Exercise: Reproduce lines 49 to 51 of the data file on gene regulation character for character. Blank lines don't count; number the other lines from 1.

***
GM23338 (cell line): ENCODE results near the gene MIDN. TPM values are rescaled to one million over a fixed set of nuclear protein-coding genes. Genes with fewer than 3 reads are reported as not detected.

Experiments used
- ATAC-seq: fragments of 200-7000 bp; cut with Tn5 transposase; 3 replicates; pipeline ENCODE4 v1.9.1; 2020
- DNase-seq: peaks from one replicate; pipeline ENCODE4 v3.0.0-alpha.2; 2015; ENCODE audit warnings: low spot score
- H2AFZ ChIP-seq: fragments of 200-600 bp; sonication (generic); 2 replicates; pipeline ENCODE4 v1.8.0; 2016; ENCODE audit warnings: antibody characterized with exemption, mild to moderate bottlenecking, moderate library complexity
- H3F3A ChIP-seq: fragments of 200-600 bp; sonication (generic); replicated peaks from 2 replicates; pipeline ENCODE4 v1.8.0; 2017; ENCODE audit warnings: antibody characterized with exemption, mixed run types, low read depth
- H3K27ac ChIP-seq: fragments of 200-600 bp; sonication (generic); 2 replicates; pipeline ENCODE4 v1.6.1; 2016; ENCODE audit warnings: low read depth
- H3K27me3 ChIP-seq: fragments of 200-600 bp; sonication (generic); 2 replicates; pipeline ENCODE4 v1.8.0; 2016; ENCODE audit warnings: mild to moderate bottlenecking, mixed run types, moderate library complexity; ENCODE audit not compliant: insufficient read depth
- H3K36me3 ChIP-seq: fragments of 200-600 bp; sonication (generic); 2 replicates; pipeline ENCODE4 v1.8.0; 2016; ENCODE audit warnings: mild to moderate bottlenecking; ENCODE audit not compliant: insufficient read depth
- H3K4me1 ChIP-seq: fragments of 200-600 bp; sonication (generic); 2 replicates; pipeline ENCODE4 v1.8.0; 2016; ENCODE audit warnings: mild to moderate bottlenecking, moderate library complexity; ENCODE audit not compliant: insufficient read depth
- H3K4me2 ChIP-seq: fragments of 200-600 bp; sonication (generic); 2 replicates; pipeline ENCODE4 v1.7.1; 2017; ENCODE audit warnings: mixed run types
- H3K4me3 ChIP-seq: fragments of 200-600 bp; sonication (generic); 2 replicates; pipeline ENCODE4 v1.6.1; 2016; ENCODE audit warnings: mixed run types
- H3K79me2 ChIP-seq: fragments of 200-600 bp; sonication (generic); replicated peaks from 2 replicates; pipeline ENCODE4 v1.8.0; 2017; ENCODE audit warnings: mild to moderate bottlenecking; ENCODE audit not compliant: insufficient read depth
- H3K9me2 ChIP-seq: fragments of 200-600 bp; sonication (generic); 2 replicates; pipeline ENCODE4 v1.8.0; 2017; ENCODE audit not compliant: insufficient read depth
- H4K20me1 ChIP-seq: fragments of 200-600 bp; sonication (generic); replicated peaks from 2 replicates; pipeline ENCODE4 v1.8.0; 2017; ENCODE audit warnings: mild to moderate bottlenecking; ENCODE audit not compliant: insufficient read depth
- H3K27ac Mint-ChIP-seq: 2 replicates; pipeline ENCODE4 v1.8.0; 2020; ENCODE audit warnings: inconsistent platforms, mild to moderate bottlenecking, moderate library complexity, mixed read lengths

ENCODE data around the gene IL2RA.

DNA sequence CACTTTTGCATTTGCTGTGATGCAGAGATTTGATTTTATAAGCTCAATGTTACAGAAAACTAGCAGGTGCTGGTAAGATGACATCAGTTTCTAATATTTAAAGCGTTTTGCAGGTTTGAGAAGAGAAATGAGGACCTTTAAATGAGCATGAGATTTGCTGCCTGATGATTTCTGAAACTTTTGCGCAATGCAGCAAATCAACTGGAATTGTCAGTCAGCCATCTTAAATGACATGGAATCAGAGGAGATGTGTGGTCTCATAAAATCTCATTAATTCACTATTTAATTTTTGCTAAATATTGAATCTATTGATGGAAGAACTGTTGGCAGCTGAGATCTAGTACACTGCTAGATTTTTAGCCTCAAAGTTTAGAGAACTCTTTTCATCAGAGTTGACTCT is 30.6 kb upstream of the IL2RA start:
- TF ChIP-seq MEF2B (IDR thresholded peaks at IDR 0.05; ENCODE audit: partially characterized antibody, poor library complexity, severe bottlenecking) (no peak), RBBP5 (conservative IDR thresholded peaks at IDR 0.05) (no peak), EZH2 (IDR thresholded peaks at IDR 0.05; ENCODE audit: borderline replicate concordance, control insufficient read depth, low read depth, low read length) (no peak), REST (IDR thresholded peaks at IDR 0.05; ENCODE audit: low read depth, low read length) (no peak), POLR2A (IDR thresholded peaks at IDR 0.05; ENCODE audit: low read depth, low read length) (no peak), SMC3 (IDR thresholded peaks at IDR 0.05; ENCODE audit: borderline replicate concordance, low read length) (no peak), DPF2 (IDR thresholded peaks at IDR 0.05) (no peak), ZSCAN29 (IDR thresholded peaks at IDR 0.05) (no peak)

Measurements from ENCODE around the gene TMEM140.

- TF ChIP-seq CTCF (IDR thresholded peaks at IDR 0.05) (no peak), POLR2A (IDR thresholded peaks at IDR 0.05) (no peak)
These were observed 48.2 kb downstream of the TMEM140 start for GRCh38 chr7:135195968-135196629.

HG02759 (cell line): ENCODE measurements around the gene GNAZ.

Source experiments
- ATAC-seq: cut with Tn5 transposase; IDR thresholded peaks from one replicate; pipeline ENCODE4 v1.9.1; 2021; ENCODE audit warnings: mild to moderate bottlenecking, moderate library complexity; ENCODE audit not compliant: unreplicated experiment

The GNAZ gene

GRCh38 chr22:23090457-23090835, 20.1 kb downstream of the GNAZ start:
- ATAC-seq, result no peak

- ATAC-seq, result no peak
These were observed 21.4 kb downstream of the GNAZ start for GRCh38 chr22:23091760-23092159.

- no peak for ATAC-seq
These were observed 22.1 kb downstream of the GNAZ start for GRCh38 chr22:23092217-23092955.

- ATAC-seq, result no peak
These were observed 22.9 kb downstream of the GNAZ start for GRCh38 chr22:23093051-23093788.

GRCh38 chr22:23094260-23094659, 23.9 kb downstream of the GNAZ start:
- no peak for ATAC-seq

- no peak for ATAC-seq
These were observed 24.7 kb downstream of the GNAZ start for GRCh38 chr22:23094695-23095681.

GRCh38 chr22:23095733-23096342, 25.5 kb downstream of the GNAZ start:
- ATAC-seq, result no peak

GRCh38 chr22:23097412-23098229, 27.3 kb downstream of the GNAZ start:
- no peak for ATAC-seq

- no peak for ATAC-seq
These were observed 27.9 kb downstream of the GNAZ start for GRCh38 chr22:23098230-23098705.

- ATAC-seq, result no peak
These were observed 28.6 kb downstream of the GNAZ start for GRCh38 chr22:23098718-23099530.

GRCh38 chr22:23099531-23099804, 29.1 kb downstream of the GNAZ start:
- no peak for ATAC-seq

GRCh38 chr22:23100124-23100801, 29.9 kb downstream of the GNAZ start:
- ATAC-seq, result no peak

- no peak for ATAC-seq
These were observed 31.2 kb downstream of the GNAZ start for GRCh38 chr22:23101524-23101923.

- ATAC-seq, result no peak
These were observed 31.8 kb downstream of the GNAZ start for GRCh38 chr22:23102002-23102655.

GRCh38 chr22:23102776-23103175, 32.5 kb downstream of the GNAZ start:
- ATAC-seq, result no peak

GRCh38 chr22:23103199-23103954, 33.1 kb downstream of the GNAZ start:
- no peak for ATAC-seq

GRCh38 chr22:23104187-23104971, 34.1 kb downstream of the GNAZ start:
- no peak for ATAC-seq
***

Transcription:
GRCh38 chr22:23100124-23100801, 29.9 kb downstream of the GNAZ start:
- ATAC-seq, result no peak

- no peak for ATAC-seq